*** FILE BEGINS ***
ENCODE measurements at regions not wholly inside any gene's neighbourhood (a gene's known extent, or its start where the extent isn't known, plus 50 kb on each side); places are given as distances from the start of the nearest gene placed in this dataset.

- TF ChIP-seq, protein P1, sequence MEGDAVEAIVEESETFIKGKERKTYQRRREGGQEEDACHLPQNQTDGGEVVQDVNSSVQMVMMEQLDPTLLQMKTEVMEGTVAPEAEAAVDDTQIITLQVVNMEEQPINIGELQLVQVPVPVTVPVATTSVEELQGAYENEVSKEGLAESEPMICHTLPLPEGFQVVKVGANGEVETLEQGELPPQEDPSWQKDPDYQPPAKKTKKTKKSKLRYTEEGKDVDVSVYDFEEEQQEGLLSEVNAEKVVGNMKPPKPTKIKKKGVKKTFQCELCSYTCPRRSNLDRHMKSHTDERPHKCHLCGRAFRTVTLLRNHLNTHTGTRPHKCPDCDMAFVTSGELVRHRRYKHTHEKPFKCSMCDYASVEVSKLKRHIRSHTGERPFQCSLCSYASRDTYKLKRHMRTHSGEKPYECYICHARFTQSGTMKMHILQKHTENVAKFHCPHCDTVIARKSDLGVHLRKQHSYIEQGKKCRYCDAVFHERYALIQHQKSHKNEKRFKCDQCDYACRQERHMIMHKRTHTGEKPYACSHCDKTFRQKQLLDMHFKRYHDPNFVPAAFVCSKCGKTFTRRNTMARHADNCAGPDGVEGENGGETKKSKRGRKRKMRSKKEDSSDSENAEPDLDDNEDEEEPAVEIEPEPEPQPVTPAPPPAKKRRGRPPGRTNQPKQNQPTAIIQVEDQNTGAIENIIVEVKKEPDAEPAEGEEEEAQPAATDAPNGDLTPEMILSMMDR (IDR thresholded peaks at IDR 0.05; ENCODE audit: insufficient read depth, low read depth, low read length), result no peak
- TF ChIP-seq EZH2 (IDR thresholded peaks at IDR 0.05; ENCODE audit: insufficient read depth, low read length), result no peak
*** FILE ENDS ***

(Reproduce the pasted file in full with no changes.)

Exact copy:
ENCODE measurements at regions not wholly inside any gene's neighbourhood (a gene's known extent, or its start where the extent isn't known, plus 50 kb on each side); places are given as distances from the start of the nearest gene placed in this dataset.

- TF ChIP-seq, protein P1, sequence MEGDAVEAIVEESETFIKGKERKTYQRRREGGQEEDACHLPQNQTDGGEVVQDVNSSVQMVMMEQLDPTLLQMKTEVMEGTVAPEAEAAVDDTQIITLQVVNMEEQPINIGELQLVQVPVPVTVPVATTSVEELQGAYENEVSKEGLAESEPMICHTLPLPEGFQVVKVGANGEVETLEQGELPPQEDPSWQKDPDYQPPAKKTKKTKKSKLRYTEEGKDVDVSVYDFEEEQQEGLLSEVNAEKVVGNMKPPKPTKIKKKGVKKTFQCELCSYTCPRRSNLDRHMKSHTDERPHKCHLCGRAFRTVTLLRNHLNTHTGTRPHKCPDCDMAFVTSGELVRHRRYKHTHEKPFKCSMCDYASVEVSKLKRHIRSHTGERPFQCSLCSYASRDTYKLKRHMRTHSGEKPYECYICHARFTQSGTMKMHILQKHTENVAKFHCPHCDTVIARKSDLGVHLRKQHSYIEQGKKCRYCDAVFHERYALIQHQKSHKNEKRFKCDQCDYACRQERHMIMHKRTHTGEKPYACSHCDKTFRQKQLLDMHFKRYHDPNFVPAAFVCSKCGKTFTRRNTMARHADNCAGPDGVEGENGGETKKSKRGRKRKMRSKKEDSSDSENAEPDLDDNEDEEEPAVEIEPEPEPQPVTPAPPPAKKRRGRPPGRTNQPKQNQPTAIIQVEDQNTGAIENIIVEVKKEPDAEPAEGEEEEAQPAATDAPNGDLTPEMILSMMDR (IDR thresholded peaks at IDR 0.05; ENCODE audit: insufficient read depth, low read depth, low read length), result no peak
- TF ChIP-seq EZH2 (IDR thresholded peaks at IDR 0.05; ENCODE audit: insufficient read depth, low read length), result no peak